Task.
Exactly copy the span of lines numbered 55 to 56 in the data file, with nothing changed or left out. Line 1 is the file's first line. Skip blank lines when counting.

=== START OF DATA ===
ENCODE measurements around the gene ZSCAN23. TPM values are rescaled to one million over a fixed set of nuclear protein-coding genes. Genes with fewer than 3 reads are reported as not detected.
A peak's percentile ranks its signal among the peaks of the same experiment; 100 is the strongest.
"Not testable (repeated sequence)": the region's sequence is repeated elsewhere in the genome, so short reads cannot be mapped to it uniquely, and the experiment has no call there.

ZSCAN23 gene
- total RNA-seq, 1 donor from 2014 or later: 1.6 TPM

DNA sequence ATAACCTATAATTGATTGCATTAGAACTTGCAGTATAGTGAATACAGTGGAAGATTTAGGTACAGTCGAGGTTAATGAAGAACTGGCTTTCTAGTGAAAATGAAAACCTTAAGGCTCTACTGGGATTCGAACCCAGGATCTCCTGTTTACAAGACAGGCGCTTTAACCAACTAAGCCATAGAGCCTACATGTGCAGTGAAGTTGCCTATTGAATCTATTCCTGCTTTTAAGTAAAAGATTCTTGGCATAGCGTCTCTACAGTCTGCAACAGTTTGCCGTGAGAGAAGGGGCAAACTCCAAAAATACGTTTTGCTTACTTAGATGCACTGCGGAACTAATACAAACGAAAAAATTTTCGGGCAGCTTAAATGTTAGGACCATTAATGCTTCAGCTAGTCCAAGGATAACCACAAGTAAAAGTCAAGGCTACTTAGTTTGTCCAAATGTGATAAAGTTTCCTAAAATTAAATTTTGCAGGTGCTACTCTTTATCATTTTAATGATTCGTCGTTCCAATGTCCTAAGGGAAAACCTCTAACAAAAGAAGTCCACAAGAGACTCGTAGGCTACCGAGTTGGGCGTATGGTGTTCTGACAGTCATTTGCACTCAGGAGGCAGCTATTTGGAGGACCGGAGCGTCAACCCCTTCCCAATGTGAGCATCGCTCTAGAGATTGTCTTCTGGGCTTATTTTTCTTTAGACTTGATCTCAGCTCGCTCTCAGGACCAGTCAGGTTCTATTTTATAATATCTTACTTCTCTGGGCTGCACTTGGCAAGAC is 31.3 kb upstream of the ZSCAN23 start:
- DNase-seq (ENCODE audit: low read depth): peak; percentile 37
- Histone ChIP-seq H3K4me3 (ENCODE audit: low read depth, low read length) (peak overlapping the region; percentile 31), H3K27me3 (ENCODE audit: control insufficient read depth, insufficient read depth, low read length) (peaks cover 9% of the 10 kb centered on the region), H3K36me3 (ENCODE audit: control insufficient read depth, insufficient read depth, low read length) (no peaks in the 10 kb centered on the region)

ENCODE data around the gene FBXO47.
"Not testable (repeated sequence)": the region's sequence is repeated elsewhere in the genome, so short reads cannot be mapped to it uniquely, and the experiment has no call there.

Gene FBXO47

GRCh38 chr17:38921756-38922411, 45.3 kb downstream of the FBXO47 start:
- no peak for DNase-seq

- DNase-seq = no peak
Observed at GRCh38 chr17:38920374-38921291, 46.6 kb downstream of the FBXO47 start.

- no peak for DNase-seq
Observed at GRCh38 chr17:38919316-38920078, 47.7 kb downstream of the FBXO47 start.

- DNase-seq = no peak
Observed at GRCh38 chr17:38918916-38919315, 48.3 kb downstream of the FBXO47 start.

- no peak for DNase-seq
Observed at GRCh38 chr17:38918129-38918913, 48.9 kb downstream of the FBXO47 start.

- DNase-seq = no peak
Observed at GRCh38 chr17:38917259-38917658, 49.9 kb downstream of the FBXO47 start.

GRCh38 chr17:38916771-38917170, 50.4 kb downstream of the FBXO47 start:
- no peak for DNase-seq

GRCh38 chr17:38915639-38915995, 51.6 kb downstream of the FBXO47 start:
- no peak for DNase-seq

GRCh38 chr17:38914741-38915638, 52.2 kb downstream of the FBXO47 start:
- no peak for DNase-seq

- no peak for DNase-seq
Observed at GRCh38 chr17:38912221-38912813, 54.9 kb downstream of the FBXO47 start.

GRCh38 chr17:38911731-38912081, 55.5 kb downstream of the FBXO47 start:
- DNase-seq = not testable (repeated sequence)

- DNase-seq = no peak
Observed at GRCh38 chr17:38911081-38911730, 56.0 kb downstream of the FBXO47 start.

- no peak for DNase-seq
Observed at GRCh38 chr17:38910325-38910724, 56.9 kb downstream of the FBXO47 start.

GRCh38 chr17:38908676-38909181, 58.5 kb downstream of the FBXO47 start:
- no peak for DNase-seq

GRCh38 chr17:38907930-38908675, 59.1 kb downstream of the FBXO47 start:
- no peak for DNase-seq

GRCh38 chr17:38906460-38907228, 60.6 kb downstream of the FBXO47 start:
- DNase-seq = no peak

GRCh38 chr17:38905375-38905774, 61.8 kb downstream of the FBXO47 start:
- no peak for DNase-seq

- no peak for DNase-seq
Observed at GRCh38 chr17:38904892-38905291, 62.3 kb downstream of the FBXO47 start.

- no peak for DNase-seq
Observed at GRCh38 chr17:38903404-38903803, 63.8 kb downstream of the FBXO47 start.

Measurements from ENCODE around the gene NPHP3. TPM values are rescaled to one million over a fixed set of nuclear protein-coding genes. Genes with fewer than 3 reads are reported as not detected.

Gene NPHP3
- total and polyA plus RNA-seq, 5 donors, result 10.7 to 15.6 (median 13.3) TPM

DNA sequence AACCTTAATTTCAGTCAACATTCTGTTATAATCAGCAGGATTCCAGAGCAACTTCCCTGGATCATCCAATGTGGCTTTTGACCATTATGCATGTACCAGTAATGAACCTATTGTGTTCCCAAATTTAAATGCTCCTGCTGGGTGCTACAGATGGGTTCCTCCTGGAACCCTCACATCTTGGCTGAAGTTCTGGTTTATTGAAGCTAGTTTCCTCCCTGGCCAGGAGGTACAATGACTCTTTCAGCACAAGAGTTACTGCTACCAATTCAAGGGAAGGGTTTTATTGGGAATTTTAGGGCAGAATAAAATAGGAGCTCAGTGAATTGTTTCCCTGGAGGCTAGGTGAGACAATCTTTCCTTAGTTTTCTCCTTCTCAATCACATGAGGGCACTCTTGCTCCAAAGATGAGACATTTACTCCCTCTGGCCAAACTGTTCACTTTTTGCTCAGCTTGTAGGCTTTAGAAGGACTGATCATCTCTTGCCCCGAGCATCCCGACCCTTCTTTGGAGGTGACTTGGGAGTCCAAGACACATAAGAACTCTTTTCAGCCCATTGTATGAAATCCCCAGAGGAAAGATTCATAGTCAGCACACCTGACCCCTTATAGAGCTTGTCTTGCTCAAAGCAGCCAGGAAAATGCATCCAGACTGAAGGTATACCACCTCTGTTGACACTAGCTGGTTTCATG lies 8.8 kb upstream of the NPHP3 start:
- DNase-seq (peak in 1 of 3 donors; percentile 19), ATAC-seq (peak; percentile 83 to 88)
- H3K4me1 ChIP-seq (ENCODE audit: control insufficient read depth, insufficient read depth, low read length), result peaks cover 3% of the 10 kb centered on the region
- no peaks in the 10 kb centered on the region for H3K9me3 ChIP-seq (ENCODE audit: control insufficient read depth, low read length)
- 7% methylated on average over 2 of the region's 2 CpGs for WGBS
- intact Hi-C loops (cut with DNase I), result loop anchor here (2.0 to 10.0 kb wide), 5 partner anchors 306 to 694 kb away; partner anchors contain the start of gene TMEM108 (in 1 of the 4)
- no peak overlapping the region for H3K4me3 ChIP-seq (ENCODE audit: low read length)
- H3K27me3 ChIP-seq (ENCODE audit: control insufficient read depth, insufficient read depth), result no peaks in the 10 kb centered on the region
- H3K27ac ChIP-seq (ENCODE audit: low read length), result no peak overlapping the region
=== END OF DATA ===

- H3K4me1 ChIP-seq (ENCODE audit: control insufficient read depth, insufficient read depth, low read length), result peaks cover 3% of the 10 kb centered on the region
- no peaks in the 10 kb centered on the region for H3K9me3 ChIP-seq (ENCODE audit: control insufficient read depth, low read length)